Environment and Planning C: Government and Policy (2016)
In the networked information and knowledge-based economy and society, the notions of ‘open’ and ‘openness’ are used in a variety of contexts; open source, open access, open economy, open government, open innovation – just to name a few. This paper aims at discussing openness and developing a taxonomy that may be used to analyse the concept of openness. Are there different qualities of openness? How are these qualities interrelated? What analytical tools may be used to understand openness? In this paper four qualities of openness recurrent in literature and debate are explored: accessibility, transparency, participation and sharing. To further analyse openness new institutional theory as interpreted by Williamson (2000) is used, encompassing four different institutional levels; cultural embeddedness, institutional environment, governance structure and resource allocations. At what institutional levels is openness supported and/or constrained? Accessibility as a quality of openness seems to have a particularly strong relation to the other qualities of openness, whereas the notions of sharing and collaborative economics seem to be the most complex and contested quality of openness in the knowledge-based economy. This research contributes to academia, policy and governance, as handling of challenges with regard to openness vs. closure in different contexts, territorial, institutional and/or organizational, demand not only a better understanding of the concept, but also tools for analysis.
Real Estate Economics (2011)
This article examines the effects of walkability on property values and investment returns. Walkability is the degree to which an area within walking distance of a property encourages walking for recreational or functional purposes. We use data from the National Council of Real Estate Investment Fiduciaries and Walk Score to examine the effects of walkability on the market value and investment returns of more than 4,200 office, apartment, retail and industrial properties from 2001 to 2008 in the United States. We found that, all else being equal, the benefits of greater walkability were capitalized into higher office, retail and apartment values. We found no effect on industrial properties. On a 100-point scale, a 10-point increase in walkability increased values by 1–9%, depending on property type. We also found that walkability was associated with lower cap rates and higher incomes, suggesting it has been favored in both the capital asset and building space markets. Walkability had no significant effect on historical total investment returns. All walkable property types have the potential to generate returns as good as or better than less walkable properties, as long as they are priced correctly. Developers should be willing to develop more walkable properties as long as any additional cost for more walkable locations and related development expenses do not exhaust the walkability premium.
Journal of Urban Design (2016)
High street shopping centres are at the core of cities. The continuing design challenge is to adapt a built environment inheritance to meet the present commercial needs of retailers, maximize the potential of the physical environment and address the social amenities that are expected from a city/town centre public realm. This paper addresses the question of what makes a successful high street shopping centre and seeks to understand the relationship between property values, location, physical characteristics, diversity of retailing and use, and social vitality in two successful city centre retailing environments. The research also demonstrates the blurring between commercial and public space, and supports Carmona’s argument that successful social space also creates economic value.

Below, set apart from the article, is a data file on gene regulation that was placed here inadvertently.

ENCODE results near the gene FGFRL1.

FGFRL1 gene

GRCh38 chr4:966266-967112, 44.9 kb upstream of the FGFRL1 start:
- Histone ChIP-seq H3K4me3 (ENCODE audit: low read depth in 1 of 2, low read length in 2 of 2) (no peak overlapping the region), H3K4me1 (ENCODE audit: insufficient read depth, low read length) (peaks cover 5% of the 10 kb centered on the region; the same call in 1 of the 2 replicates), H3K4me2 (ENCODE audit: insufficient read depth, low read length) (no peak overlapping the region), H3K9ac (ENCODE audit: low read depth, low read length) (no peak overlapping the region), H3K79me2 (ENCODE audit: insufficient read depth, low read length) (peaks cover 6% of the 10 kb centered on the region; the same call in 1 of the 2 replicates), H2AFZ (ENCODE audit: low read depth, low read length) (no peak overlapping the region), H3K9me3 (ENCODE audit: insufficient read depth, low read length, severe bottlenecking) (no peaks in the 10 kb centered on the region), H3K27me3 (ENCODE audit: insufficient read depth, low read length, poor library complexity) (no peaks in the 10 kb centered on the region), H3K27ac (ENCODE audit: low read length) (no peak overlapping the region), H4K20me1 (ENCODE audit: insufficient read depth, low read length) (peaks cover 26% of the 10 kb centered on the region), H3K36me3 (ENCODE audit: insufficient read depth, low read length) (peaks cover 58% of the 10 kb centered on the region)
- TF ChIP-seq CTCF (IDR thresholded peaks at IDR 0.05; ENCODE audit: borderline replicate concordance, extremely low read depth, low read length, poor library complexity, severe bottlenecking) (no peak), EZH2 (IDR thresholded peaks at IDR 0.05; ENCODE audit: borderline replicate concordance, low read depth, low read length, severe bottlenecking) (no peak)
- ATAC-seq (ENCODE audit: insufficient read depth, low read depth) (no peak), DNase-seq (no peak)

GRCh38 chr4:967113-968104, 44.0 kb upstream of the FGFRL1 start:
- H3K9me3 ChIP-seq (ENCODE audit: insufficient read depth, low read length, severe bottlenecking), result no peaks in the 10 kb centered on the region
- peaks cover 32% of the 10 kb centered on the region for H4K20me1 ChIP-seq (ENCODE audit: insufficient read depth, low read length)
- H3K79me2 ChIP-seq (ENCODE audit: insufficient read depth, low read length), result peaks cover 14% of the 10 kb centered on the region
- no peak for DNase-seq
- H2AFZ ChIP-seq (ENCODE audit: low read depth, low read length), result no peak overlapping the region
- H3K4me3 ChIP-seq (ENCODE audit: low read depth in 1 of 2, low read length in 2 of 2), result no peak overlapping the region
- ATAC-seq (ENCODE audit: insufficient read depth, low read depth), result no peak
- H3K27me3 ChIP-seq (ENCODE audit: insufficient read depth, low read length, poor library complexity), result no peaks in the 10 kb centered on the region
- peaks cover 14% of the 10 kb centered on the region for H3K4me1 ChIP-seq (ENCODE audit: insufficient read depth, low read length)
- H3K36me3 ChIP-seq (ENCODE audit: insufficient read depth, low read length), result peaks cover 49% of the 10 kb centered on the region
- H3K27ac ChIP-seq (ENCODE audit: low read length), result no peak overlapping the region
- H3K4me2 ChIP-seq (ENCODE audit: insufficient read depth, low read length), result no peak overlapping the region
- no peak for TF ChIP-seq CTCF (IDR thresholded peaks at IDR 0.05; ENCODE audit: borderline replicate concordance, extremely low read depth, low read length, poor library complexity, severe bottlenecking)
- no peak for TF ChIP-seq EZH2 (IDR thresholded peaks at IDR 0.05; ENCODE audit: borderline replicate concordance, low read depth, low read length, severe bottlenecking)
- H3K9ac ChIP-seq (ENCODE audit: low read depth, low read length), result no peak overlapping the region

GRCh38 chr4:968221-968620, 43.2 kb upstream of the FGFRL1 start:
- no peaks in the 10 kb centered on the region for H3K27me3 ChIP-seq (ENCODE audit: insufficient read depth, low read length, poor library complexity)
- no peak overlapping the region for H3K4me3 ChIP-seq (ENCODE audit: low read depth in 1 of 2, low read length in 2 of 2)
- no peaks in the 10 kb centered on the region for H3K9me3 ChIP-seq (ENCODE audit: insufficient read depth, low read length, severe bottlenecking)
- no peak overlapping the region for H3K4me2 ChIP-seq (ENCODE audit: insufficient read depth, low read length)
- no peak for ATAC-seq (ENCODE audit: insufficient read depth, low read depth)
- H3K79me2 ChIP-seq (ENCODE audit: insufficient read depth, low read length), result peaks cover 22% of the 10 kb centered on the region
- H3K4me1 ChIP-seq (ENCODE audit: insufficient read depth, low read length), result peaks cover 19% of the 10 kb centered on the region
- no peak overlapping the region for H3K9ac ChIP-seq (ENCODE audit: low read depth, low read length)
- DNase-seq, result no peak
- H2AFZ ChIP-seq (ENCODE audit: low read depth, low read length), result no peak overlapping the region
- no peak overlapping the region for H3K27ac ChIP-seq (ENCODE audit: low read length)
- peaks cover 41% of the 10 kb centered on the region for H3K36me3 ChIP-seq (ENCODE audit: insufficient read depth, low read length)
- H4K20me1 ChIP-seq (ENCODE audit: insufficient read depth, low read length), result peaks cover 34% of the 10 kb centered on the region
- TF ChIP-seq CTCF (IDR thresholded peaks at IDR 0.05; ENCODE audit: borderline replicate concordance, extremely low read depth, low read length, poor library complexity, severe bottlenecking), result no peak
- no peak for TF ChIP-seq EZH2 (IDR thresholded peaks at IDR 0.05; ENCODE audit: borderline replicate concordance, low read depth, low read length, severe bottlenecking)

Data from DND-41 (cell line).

Social & Cultural Geography (2007)
This paper examines changing notions of public and private spaces in post-reform urban Shanghai by focusing on the emergence of private gated communities (fengbi xiaoqu) and their impact on the privatization of urban space and social life in the city. While gated communities in Anglo-American literature are typically cast in a negative light (often depicted as the bulldozing of public spaces by private interests), this paper offers a nuanced interpretation by arguing how Shanghai’s gated communities are, potentially, sites where greater household autonomy and personal freedom may be realized away from the hegemonic control of the Communist Party-state. By examining the evolving notions of private life/privacy in Shanghai, this paper contributes to the nascent understanding of the concepts of public and private in a non-Western context.
Journal of Urban Design (2010)
City beaches are produced by spreading sand, deckchairs and umbrellas onto industrial brownfields, parking lots, rights-of-way or other under-utilized open spaces. Where major reinvestment projects are lacking, these informal developments offer great amenity. This approach to placemaking is post-Fordist. It is highly flexible, even mobile. It involves complex, temporary networks of people and resources. It focuses on ‘soft’ content—services, programmes, themes, atmosphere—rather than inflexible built form. This enables rapid innovation. Through four case studies, the paper explores the roles and relationships among diverse actors—city mayors, entrepreneurs, property developers, grass-roots organizations, think-tanks and planners—in the production of city beaches, and identifies what new policies, tools and management approaches they require.